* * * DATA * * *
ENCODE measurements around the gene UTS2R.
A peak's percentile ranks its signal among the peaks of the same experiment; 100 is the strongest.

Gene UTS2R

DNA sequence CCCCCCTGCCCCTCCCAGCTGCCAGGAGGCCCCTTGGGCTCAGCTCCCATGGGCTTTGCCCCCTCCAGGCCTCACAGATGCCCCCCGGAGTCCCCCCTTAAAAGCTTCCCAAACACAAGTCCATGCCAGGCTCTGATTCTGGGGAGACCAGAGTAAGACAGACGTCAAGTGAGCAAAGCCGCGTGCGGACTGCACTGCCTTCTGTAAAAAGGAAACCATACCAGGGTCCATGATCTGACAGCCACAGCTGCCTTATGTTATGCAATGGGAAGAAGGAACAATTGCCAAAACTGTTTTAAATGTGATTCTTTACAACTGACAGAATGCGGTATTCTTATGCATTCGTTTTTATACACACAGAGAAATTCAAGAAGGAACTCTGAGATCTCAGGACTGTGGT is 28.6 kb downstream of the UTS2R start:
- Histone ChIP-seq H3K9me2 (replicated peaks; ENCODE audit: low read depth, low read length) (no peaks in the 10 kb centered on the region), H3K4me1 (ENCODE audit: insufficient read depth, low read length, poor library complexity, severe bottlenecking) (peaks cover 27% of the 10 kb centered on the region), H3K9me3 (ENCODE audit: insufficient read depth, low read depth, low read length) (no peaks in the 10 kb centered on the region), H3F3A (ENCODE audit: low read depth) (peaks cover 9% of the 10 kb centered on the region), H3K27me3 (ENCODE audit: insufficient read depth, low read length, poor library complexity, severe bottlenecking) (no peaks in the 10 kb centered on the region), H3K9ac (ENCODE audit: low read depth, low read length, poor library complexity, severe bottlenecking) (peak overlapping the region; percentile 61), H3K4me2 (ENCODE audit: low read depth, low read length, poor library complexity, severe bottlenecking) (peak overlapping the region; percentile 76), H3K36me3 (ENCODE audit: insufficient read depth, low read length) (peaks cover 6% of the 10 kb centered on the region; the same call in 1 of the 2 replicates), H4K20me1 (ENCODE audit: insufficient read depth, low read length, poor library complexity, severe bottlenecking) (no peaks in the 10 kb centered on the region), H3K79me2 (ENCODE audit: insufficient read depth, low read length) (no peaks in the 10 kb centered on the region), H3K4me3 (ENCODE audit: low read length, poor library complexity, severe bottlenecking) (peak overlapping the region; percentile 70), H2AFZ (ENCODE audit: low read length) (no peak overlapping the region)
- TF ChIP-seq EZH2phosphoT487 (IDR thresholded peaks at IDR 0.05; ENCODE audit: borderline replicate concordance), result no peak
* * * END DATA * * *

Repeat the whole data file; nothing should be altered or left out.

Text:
ENCODE measurements around the gene UTS2R.
A peak's percentile ranks its signal among the peaks of the same experiment; 100 is the strongest.

Gene UTS2R

DNA sequence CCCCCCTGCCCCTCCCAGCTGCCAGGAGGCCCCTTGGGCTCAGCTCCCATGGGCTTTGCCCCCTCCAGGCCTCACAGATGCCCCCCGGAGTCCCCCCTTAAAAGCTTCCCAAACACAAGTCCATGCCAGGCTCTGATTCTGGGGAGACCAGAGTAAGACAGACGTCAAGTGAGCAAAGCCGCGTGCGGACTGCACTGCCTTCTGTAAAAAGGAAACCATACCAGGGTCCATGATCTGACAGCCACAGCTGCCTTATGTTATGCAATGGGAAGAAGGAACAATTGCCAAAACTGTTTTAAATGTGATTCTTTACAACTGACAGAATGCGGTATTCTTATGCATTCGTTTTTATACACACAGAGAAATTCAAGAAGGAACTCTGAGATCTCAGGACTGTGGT is 28.6 kb downstream of the UTS2R start:
- Histone ChIP-seq H3K9me2 (replicated peaks; ENCODE audit: low read depth, low read length) (no peaks in the 10 kb centered on the region), H3K4me1 (ENCODE audit: insufficient read depth, low read length, poor library complexity, severe bottlenecking) (peaks cover 27% of the 10 kb centered on the region), H3K9me3 (ENCODE audit: insufficient read depth, low read depth, low read length) (no peaks in the 10 kb centered on the region), H3F3A (ENCODE audit: low read depth) (peaks cover 9% of the 10 kb centered on the region), H3K27me3 (ENCODE audit: insufficient read depth, low read length, poor library complexity, severe bottlenecking) (no peaks in the 10 kb centered on the region), H3K9ac (ENCODE audit: low read depth, low read length, poor library complexity, severe bottlenecking) (peak overlapping the region; percentile 61), H3K4me2 (ENCODE audit: low read depth, low read length, poor library complexity, severe bottlenecking) (peak overlapping the region; percentile 76), H3K36me3 (ENCODE audit: insufficient read depth, low read length) (peaks cover 6% of the 10 kb centered on the region; the same call in 1 of the 2 replicates), H4K20me1 (ENCODE audit: insufficient read depth, low read length, poor library complexity, severe bottlenecking) (no peaks in the 10 kb centered on the region), H3K79me2 (ENCODE audit: insufficient read depth, low read length) (no peaks in the 10 kb centered on the region), H3K4me3 (ENCODE audit: low read length, poor library complexity, severe bottlenecking) (peak overlapping the region; percentile 70), H2AFZ (ENCODE audit: low read length) (no peak overlapping the region)
- TF ChIP-seq EZH2phosphoT487 (IDR thresholded peaks at IDR 0.05; ENCODE audit: borderline replicate concordance), result no peak